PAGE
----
Today is our wedding anniversary. Eight years ago The Man and I exchanged our vows and spent the day with our friends and family celebrating life and love. We've been through so much in our 8 years...really in our 14 years together (4 dating, 2 engaged, 8 married for those of you doing the math).
Yet, in the last year or so something had been eating away at me. You know, in that place where the question sneaks in when you're not looking and you quickly try to forget that you had the question in the first place. You can't really forget it, but you put it away until the next time.
Having learned more about sacraments, specifically matrimony, my question was becoming: Is our marriage valid? Or do we need to have it convalidated?
Now, most people would look at me like I was crazy for even thinking this. I mean we wanted so much for the sacramental part of our wedding day to be a focus that we renewed our baptismal promises at the start of our wedding liturgy as a symbol of our understanding of the sacramental nature of our union. On the surface, of course our marriage is valid.
But here was what I'd learned: the sexual act of a married couple must be open to life; contraception is an intrinsic evil; what we say in our vows on the altar must be matched in our behavior - free, faithful, forever, and fruitful love. Every time we'd teach NFP and get to Class #3 and go over this, the question would sneak in...is our marriage valid since we were contracepting for the first 5 years?
I was scared to death of the answer. I was so afraid it would be "no." Which then meant on top of our sins of contraception we were now adding to that by having sex outside of a valid marriage. And I'm sure you can see how healthy this was added in with all that goes with IF.
There was also the sense that deep down, while the question was there, I didn't feel that our marriage was invalid. I genuinely was sickened that someone could say it was not valid and that end just did not resonate as true for me. While I certainly know what we feel can be wrong in regards to objective truth, in this case I felt strongly that in the past 3 years our marriage had healed and we were certainly validly, sacramentally, and indissolubly married.
And I was just starting to feel confident enough to email a wonderful priest I met at the TOB Institute to ask - I was feeling ready to mention my worries to The Man - and I was feeling ready to accept the answer, whatever it was.
But I didn't. I just couldn't.
And then, in April, I went to the Orientation for new Family Life Ministers in Washington, DC and one of our speakers was a Canon Lawyer who serves on the Tribunal in her Diocese in the role of "Defender of the Bond." (Oh and she is a Sister - how awesome is that?!?!) As I listened to her, and the questions were asked, my question was burning inside me, but my arms felt like 50 pound weights and I was physically unable to raise my hand. So I listened.
And the question came up regarding consent and intention and I got my answer:
If a couple approaches the church for marriage and the form is correct (both are able to marry, 2 witnesses, etc.) and the intent is not fully formed the marriage can be considered invalid. BUT, if the couple matures and develops a true intent to live a sacramental marriage, then the marriage is considered valid, sacramental, and, with consummation, indissoluble. Sister's exact words were "the sacramental grace, while unable to be infused at the moment of the exchange of vows, can be retroactive and heal the bond all the way back to the moment of the exchange of vows."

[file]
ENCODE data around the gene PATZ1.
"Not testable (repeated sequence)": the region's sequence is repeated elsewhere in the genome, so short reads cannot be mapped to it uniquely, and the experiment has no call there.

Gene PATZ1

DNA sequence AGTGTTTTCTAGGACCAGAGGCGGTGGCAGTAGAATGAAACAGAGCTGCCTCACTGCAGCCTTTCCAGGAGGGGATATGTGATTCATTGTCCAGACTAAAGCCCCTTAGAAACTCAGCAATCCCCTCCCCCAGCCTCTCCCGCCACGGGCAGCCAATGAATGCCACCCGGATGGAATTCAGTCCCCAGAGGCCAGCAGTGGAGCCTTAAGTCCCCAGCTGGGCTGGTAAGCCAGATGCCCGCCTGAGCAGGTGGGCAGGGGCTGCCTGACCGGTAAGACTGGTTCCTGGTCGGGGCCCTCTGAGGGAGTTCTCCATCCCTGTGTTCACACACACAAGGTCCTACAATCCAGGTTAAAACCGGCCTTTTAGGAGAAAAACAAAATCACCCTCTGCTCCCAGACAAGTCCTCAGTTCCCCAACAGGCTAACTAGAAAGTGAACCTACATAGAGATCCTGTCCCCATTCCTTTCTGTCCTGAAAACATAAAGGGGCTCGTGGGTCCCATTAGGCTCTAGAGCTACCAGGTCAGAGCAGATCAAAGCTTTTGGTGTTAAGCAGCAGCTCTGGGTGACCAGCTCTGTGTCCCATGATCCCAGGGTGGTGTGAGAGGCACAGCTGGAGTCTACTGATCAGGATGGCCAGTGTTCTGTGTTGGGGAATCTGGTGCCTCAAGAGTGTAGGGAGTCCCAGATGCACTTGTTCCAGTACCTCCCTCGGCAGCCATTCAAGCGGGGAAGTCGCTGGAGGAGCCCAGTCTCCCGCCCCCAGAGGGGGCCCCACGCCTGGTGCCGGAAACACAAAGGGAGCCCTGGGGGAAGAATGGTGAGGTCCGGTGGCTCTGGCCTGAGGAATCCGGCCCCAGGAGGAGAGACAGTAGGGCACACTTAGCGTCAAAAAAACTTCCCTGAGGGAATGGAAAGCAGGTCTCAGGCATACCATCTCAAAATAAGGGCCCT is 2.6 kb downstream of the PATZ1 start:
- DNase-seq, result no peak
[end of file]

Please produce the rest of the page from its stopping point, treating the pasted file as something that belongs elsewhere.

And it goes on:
To say I breathed a HUGE sigh of relief is an understatement. BUT, as I let the reality of what she had said sink in, it was as if my gut feeling had been affirmed AND my experience and sense of our marriage validating. I have described it like this:
On our wedding day, June 12, 2004, we approached the Catholic Church for the Sacrament of Matrimony. While we wanted and intended our marriage to be sacrament, our understanding of the sacrament was limited, thus our intent was limited. So, while the form of our marriage was correct, the grace that was supposed to infuse our marriage wasn't able to penetrate it...almost as if there was an invisible barrier around us blocking the grace from getting in. In our case, contraception formed that barrier. By the mercy of God the barrier we put up had just enough holes in it to allow just enough grace in to keep us together and determined to work through our struggles together. Then, 5 years later, we removed the barrier, our understanding of sacrament matured, and our intent became what it was meant to be. And the grace that had just been sitting there, outside the barrier, was allowed to fully penetrate and surround us. And it healed us. God's grace poured over our entire marriage from the moment of our vows until today, healing and sealing our bond.
This was our very real experience, and in the past I've written about it from the point of view of removing intrinsic evil, but I realize now that removing the intrinsic evil - the barrier - wasn't the end of the story. The story continues because of the healing grace of God that we invited into our marriage on June 12, 2004; it continues because God is Love, and He is patient and kind and he knew, long before we could ever imagine it, that we would want that grace; we would need that grace. Like a loving parent, He placed what He knew we needed within our reach. When we chose to accept it, He gave us our wedding gift of His Healing Grace without punishment, without conditions, and without barriers of time.
This year, as we celebrate 8 years and the pain of our IF is more than I can bear most days, I choose to rejoice and celebrate this gift of healing grace; this gift of sacramental marriage. I choose to be grateful for God's mercy and love. I choose to be grateful for The Man - for his love, his patience, and the life he has laid down for me.